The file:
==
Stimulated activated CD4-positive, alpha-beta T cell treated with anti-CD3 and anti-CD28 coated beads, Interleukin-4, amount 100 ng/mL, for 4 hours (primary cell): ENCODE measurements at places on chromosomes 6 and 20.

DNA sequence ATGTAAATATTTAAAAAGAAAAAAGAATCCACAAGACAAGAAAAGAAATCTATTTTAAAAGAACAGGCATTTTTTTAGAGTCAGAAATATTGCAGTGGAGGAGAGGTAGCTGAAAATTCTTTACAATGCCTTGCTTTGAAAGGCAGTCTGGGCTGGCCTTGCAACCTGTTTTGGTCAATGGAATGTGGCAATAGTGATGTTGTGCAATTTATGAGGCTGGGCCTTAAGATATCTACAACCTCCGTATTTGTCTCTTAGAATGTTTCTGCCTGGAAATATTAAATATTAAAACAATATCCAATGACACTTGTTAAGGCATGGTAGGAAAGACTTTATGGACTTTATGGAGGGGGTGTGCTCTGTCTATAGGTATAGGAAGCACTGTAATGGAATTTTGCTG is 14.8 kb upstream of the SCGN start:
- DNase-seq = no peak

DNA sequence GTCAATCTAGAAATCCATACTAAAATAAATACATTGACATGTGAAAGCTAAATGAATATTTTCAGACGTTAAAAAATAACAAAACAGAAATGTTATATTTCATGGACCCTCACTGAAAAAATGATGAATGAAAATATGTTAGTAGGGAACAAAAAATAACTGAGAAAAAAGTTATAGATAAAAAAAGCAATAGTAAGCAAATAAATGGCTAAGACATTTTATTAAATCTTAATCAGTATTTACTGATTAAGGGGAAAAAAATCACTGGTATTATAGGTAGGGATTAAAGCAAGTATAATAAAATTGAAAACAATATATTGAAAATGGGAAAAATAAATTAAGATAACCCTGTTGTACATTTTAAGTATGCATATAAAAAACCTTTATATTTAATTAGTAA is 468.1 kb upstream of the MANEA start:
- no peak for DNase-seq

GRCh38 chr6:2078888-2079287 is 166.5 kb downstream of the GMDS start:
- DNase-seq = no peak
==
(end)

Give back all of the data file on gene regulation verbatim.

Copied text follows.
Stimulated activated CD4-positive, alpha-beta T cell treated with anti-CD3 and anti-CD28 coated beads, Interleukin-4, amount 100 ng/mL, for 4 hours (primary cell): ENCODE measurements at places on chromosomes 6 and 20.

DNA sequence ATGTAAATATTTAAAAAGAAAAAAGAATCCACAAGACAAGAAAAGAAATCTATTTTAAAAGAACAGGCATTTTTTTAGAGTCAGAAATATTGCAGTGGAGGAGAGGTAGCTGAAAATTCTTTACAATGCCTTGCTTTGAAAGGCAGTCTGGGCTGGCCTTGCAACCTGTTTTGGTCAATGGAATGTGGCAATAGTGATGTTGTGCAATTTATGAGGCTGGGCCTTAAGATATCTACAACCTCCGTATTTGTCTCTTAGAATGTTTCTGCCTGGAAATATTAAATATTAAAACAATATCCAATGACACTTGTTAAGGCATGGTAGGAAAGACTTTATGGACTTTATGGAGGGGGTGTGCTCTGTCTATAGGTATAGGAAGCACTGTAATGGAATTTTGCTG is 14.8 kb upstream of the SCGN start:
- DNase-seq = no peak

DNA sequence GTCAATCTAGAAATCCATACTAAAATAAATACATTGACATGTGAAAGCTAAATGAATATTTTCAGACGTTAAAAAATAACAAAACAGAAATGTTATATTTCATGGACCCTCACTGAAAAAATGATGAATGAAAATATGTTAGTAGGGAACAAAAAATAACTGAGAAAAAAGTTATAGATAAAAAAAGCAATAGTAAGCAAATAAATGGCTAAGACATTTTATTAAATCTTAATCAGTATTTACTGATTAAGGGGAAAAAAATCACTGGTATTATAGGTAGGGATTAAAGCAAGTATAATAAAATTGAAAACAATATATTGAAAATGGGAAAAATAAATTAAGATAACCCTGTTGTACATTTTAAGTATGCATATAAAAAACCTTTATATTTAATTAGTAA is 468.1 kb upstream of the MANEA start:
- no peak for DNase-seq

GRCh38 chr6:2078888-2079287 is 166.5 kb downstream of the GMDS start:
- DNase-seq = no peak